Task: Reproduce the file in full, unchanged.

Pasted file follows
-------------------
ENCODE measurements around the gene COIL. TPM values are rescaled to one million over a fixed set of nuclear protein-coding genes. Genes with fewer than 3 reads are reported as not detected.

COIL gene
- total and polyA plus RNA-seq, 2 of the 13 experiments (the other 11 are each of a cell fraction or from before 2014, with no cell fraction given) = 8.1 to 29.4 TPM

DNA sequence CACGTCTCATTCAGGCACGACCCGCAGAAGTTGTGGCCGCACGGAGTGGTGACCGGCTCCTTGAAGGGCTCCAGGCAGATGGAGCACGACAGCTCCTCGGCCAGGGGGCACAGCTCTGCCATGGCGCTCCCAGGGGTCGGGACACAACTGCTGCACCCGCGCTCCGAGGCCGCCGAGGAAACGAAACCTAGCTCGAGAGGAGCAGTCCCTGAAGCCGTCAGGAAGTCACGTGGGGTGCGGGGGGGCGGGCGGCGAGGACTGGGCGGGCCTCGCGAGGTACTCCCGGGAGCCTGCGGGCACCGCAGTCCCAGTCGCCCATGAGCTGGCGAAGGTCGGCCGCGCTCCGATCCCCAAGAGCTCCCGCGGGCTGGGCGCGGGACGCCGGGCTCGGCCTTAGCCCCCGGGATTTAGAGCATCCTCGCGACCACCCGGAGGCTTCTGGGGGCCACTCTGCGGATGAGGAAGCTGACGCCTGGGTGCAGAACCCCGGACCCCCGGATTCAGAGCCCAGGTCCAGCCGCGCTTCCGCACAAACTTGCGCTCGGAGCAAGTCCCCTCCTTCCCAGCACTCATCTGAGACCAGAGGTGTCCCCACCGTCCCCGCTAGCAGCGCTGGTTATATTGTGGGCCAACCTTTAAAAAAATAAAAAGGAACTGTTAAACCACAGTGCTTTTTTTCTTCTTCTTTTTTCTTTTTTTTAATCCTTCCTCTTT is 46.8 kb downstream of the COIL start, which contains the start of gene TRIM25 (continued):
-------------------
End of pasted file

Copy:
ENCODE measurements around the gene COIL. TPM values are rescaled to one million over a fixed set of nuclear protein-coding genes. Genes with fewer than 3 reads are reported as not detected.

COIL gene
- total and polyA plus RNA-seq, 2 of the 13 experiments (the other 11 are each of a cell fraction or from before 2014, with no cell fraction given) = 8.1 to 29.4 TPM

DNA sequence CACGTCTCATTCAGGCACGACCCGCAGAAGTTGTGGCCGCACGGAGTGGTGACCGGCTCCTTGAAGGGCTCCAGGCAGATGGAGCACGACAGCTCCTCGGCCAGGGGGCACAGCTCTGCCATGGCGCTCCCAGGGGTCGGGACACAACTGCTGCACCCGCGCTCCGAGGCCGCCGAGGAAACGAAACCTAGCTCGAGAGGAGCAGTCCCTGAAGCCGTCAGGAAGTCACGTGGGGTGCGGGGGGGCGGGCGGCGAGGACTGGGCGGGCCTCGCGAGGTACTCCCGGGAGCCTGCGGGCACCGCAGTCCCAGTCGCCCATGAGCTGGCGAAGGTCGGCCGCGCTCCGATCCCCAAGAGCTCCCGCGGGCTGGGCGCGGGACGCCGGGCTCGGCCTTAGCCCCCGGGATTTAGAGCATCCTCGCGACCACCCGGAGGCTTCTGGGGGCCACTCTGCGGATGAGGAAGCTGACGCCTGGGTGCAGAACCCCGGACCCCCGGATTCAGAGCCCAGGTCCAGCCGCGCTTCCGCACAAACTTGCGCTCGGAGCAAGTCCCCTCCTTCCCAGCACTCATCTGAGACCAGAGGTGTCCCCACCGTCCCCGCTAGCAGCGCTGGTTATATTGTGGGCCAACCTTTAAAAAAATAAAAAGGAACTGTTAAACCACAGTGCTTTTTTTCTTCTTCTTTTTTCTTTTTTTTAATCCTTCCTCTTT is 46.8 kb downstream of the COIL start, which contains the start of gene TRIM25 (continued):